‘Working It: Sex Workers on the Work of Sex,’ just launched in March, and includes first-person essays, interviews, poetry, drawings, mixed media collage and photographs.
Imagine opening your own business. You have full control over your hours, freedom to choose what services are offered, determine the prices, and select customers. The catch: No one is legally allowed to purchase your services.
That’s the reality for Jelena Vermilion and the artist who goes by the name Raging FemBot (who did not want her real name used), two Hamilton business owners who provide sexual services to their customers.
Vermilion, 29, has been in the sex trade for more than 10 years, and advocates for the decriminalization of sex work as the executive director of Sex Workers Action Program Hamilton (SWAP).
Along with a brothel worker in Australia, First Nation survivors of the Canadian child welfare system, and an Afro-Latina single parent, Vermilion collaborated on a book that shows the different experiences of those who have worked as sex workers.
“Working It: Sex Workers on the Work of Sex,” just launched in March and is available for purchase online for $17.95 physical copy or $8.95 for the e-book version.Jelena Vermilion
“Working It: Sex Workers on the Work of Sex,” just launched in March, and includes first-person essays, interviews, poetry, drawings, mixed media collage and photographs. The book is described as an “intimate portrait of the lives of sex workers.”
Vermilion said that going into sex work is a “choice” people make. “The fact that people continue to make that choice in spite of stereotypes against sex workers is indicative of the underlined truth that, sex work is work, and it is real work.”
Published by PM Press and edited by Matilda Bickers, peech breshears, and Janis Luna — the book was postponed for two years because of COVID.
In one of the art works for the book — a purple heart with animal prints in the background — the text reads: “Protect/Believe/Listen To/ Support/ All Sex Workers Now!/ Rights Not Rescue.” According to Vermilion, this represents the resilience and bravery of sex workers, who are targeted for murder and violence due to the criminalized environment they live in.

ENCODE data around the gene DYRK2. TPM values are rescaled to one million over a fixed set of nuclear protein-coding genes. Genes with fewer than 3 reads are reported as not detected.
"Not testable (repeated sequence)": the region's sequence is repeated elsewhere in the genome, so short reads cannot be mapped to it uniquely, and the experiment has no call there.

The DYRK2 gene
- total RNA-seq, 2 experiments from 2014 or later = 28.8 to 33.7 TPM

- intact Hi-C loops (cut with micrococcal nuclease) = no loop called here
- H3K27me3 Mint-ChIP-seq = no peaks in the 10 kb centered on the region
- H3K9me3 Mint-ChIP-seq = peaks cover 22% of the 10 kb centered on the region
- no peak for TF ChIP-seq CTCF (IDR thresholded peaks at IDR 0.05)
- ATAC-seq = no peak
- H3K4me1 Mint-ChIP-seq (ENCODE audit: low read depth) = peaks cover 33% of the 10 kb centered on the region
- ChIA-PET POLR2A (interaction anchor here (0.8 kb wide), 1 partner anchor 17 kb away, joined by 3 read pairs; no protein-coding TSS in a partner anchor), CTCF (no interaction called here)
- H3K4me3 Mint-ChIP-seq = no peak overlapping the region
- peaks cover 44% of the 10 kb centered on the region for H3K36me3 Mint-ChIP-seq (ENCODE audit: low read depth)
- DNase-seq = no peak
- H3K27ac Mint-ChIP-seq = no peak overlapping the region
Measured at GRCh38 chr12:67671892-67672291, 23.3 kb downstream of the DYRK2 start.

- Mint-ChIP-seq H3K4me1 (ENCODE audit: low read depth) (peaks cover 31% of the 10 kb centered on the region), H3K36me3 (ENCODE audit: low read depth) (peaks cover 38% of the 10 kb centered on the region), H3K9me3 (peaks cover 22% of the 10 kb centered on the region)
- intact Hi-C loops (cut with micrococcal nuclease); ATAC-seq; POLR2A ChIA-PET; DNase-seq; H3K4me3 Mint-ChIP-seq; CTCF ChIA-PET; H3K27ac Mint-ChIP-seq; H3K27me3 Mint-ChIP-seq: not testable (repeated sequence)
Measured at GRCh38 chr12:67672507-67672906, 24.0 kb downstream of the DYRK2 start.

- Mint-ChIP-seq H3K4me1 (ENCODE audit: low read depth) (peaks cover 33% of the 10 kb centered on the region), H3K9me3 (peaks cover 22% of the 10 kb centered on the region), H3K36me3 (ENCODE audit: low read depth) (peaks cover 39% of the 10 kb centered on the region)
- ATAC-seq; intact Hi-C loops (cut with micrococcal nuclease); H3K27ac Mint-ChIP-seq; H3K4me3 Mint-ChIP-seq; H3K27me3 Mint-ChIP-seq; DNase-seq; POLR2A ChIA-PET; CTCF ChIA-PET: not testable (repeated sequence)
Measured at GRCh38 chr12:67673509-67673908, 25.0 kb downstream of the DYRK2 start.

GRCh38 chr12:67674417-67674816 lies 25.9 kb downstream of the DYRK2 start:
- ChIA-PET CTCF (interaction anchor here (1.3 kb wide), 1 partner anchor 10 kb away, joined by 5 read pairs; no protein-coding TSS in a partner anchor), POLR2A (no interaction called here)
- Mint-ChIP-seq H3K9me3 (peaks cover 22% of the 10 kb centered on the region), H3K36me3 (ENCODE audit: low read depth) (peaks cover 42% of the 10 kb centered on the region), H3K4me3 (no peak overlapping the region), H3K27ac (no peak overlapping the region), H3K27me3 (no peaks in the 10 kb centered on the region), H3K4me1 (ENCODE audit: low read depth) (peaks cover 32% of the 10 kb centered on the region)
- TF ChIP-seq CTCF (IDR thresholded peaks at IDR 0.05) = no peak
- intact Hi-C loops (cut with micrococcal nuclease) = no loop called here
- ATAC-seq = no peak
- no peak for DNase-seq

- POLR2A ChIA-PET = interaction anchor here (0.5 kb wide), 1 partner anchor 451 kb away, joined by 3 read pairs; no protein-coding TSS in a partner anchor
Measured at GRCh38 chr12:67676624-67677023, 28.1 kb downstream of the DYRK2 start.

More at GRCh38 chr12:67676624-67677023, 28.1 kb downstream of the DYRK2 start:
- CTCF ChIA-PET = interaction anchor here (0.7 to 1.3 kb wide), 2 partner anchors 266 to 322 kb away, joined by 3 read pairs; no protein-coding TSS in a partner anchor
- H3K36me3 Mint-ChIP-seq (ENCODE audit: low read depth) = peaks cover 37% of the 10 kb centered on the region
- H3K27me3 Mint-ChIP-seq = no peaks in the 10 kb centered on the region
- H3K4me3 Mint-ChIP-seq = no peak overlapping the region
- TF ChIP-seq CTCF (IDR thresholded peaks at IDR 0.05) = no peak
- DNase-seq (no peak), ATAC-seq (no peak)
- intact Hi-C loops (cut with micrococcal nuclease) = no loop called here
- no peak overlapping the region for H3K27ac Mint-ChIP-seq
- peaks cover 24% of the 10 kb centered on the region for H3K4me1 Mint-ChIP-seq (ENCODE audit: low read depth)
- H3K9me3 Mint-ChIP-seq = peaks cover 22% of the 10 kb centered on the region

“It’s important to centre the perspectives and narratives of sex workers,” Vermilion said. “Because often in the media they are infantilized and treated as victims and criminals.”
Jelena Vermilion.DANIELLE DONVILLE/YWCA
Since 2014, Bill C-36 has criminalized prostitution, which prohibits purchasing sexual services and makes the prostitution transaction illegal. The bill does not criminalize the sale of sexual services but bars the advertisement and purchase of those services.
The bill is said to “protect sex workers who receive money from the sale of their own sexual services from criminal liability” and its approach is “intended to protect the vulnerable people targeted by prostitution, the communities in which prostitution is practised and society itself by sending a strong message that everyone is entitled to dignity and respect.”
SWAP is one of 26 sex worker rights’ organizations currently suing the federal government to decriminalize sex work in Canada.
“Sex workers have different kinds of struggles and live in different forms of marginality,” Vermilion said. “Sex workers themselves who live in poverty, and often struggle with these kinds of obstacles will choose to do sex work.”
Back in 2019, RagingFemBot — sex worker, psychotherapist, and visual artist — started a page on Instagram to express the “trials and tribulations” of sex work through art while advocating for the decriminalization of sex work.
The artist, 27, said her art speaks to sex workers and the struggles they face, while bringing a mix of humour, sadness, compassion and “a multitude of emotions.”
The artwork, styled with flowers and bright colours comes with messages such as “My rate does not determine my worth,” “Pay me or leave” and “We are all selling our bodies under capitalism.”
The illustrations quickly gained positive and negative attention on RagingFemBot’s social media platforms.
“I had some engagement (on social media) with people where they are coming from quite a place of hate and don’t really think of sex workers as people or deserving of rights and labour protections.”
Though hateful comments came from non-sex workers, her art aims to help other folks in the sex trade communicate with their customers better.
“They can share the art on their social media and their customers might see (the posts) and allow them to hopefully view sex work and workers in a different way.”
Raging FemBot has been drawing since she can remember, and her passion for portraying women in her art carried into her recent work.
She said women are the “main characters in her art” and sex work became the subject of her work naturally.
The name, RagingFemBot, comes from feminine, girly, and flowery energy, which express her passion for her art and “Raging,” represents the anger about misconceptions of sex work.
RagingFemBot’s art is available at instagram.com/ragingfembot and the art distribution through apparel and accessories can be found on rightsnotrescue.ca.